14.1. "Socket to Me!"
The preceding chapter introduced Internet fundamentals and explored socketsthe underlying communications mechanism over which bytes flow on the Net. In this chapter, we climb the encapsulation hierarchy one level and shift our focus to Python tools that support the client-side interfaces of common Internet protocols.
We talked about the Internet's higher-level protocols in the abstract at the start of the preceding chapter, and you should probably review that material if you skipped over it the first time around. In short, protocols define the structure of the conversations that take place to accomplish most of the Internet tasks we're all familiar withreading email, transferring files by FTP, fetching web pages, and so on.
At the most basic level, all of these protocol dialogs happen over sockets using fixed and standard message structures and ports, so in some sense this chapter builds upon the last. But as we'll see, Python's protocol modules hide most of the underlying detailsscripts generally need to deal only with simple objects and methods, and Python automates the socket and messaging logic required by the protocol.
In this chapter, we'll concentrate on the FTP and email protocol modules in Python, and we'll peek at a few others along the way (NNTP news, HTTP web pages, and so on). Because it is so prevalent, we will especially focus on email in much of this chapter, as well as in the two to followwe'll use tools and techniques introduced here in the larger PyMailGUI and PyMailCGI client and server-side programs of Chapters 15 and 17.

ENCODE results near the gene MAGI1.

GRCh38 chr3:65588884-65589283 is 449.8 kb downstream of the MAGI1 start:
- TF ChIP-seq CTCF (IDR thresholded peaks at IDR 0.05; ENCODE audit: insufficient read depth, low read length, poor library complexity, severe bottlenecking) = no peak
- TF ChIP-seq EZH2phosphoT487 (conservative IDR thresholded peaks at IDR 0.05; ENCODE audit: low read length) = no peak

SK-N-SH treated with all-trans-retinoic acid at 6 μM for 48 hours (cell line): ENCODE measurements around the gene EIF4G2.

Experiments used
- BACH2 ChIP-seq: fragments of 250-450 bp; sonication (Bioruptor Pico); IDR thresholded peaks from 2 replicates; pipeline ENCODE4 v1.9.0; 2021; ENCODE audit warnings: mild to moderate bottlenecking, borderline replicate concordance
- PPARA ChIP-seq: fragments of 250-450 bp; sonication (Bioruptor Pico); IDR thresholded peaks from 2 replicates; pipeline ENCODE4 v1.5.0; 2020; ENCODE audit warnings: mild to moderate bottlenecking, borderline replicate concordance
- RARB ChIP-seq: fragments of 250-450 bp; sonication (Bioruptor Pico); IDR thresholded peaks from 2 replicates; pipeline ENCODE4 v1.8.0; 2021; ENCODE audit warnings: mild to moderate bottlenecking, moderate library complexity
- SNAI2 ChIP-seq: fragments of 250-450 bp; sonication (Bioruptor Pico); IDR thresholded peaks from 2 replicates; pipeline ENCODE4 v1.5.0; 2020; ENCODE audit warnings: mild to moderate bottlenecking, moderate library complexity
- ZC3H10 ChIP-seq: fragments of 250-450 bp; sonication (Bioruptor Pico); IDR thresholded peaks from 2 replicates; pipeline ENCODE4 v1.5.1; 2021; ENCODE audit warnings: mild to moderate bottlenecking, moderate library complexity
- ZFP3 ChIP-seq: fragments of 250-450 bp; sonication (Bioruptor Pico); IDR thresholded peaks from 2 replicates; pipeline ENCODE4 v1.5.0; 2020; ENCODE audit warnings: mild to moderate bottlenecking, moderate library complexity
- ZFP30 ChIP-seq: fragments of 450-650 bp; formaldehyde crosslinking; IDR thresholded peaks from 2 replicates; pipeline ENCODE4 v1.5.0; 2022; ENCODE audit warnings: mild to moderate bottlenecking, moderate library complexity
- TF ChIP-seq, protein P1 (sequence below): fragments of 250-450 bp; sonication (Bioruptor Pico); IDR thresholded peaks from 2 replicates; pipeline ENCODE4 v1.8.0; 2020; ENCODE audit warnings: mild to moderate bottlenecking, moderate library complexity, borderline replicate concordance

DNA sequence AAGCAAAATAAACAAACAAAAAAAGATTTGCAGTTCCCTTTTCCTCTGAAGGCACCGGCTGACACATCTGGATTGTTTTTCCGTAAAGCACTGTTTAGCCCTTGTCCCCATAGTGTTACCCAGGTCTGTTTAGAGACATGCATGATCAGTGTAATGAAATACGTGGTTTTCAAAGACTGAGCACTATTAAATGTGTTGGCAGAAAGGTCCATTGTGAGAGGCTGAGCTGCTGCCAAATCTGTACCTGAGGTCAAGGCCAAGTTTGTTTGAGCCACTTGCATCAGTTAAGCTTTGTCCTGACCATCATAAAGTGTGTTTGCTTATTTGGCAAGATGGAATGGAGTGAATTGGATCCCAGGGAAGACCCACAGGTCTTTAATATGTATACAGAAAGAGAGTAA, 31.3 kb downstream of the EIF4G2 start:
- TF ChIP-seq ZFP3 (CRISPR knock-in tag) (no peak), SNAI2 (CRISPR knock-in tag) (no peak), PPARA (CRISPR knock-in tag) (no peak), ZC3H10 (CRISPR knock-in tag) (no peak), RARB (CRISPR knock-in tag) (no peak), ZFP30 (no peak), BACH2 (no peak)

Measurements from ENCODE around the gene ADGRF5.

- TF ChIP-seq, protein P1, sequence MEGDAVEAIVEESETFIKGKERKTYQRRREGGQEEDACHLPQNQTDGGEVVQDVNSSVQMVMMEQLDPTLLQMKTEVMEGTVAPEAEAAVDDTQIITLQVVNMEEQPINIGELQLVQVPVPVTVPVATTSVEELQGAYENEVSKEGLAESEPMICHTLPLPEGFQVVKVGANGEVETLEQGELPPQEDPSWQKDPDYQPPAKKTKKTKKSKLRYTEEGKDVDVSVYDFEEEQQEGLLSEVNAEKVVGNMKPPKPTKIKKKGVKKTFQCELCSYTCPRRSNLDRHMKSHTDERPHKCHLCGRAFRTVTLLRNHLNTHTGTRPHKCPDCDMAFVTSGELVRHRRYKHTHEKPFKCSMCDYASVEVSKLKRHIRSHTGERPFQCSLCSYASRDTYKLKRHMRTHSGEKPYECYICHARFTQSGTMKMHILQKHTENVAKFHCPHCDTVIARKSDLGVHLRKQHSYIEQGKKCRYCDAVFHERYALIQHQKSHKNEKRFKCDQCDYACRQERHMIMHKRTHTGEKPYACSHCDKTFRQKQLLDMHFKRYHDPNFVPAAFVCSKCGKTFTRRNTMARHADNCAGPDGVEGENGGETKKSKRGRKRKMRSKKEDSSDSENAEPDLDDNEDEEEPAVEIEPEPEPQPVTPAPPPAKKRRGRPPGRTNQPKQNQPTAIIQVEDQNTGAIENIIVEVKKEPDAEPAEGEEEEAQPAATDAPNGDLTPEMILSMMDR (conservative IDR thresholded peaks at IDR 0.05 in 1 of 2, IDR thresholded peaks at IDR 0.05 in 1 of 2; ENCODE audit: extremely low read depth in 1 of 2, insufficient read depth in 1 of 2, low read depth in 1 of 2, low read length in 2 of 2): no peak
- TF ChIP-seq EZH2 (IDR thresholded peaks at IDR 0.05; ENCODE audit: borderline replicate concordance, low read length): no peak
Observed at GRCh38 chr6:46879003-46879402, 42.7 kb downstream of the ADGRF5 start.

All of the tools employed in examples here are in the standard Python library and come with the Python system. All of the examples here are also designed to run on the client side of a network connectionthese scripts connect to an already running server to request interaction and can be run from a basic PC or other client device. And as usual, all the code here is also designed to teach us something about Python programming in generalwe'll refactor FTP examples and package email code to show object-oriented programming (OOP) in action.
In the next chapter, we'll look at a complete client-side program example before moving on to explore scripts designed to be run on the server side instead. Python programs can also produce pages on a web server, and there is support in the Python world for implementing the server side of things like HTTP, email, and FTP. For now, let's focus on the client.